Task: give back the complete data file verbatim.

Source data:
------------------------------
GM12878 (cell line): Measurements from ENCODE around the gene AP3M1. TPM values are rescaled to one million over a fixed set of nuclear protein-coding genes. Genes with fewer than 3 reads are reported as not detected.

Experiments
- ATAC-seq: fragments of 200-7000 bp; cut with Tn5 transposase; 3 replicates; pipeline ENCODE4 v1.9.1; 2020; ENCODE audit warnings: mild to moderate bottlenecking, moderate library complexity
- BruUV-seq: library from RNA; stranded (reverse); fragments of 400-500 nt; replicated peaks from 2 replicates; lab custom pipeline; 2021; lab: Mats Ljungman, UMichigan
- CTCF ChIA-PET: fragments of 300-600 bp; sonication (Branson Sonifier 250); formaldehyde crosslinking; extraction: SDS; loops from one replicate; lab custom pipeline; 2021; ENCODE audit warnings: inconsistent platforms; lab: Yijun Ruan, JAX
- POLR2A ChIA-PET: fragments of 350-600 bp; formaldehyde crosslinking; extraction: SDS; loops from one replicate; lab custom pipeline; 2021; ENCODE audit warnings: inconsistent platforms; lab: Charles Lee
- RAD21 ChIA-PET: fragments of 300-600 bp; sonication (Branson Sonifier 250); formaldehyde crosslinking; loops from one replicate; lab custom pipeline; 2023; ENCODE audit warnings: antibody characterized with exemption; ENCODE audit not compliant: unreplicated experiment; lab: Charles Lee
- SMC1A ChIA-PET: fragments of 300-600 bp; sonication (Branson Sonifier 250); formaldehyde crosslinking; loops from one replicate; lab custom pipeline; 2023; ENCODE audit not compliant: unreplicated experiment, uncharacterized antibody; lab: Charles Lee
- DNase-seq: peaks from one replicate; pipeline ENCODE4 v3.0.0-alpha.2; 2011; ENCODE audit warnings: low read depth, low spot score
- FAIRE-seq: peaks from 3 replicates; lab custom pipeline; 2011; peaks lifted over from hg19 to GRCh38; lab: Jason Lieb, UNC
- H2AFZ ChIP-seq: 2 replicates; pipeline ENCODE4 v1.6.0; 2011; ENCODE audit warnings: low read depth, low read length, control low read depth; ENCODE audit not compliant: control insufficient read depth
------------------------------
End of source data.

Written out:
GM12878 (cell line): Measurements from ENCODE around the gene AP3M1. TPM values are rescaled to one million over a fixed set of nuclear protein-coding genes. Genes with fewer than 3 reads are reported as not detected.

Experiments
- ATAC-seq: fragments of 200-7000 bp; cut with Tn5 transposase; 3 replicates; pipeline ENCODE4 v1.9.1; 2020; ENCODE audit warnings: mild to moderate bottlenecking, moderate library complexity
- BruUV-seq: library from RNA; stranded (reverse); fragments of 400-500 nt; replicated peaks from 2 replicates; lab custom pipeline; 2021; lab: Mats Ljungman, UMichigan
- CTCF ChIA-PET: fragments of 300-600 bp; sonication (Branson Sonifier 250); formaldehyde crosslinking; extraction: SDS; loops from one replicate; lab custom pipeline; 2021; ENCODE audit warnings: inconsistent platforms; lab: Yijun Ruan, JAX
- POLR2A ChIA-PET: fragments of 350-600 bp; formaldehyde crosslinking; extraction: SDS; loops from one replicate; lab custom pipeline; 2021; ENCODE audit warnings: inconsistent platforms; lab: Charles Lee
- RAD21 ChIA-PET: fragments of 300-600 bp; sonication (Branson Sonifier 250); formaldehyde crosslinking; loops from one replicate; lab custom pipeline; 2023; ENCODE audit warnings: antibody characterized with exemption; ENCODE audit not compliant: unreplicated experiment; lab: Charles Lee
- SMC1A ChIA-PET: fragments of 300-600 bp; sonication (Branson Sonifier 250); formaldehyde crosslinking; loops from one replicate; lab custom pipeline; 2023; ENCODE audit not compliant: unreplicated experiment, uncharacterized antibody; lab: Charles Lee
- DNase-seq: peaks from one replicate; pipeline ENCODE4 v3.0.0-alpha.2; 2011; ENCODE audit warnings: low read depth, low spot score
- FAIRE-seq: peaks from 3 replicates; lab custom pipeline; 2011; peaks lifted over from hg19 to GRCh38; lab: Jason Lieb, UNC
- H2AFZ ChIP-seq: 2 replicates; pipeline ENCODE4 v1.6.0; 2011; ENCODE audit warnings: low read depth, low read length, control low read depth; ENCODE audit not compliant: control insufficient read depth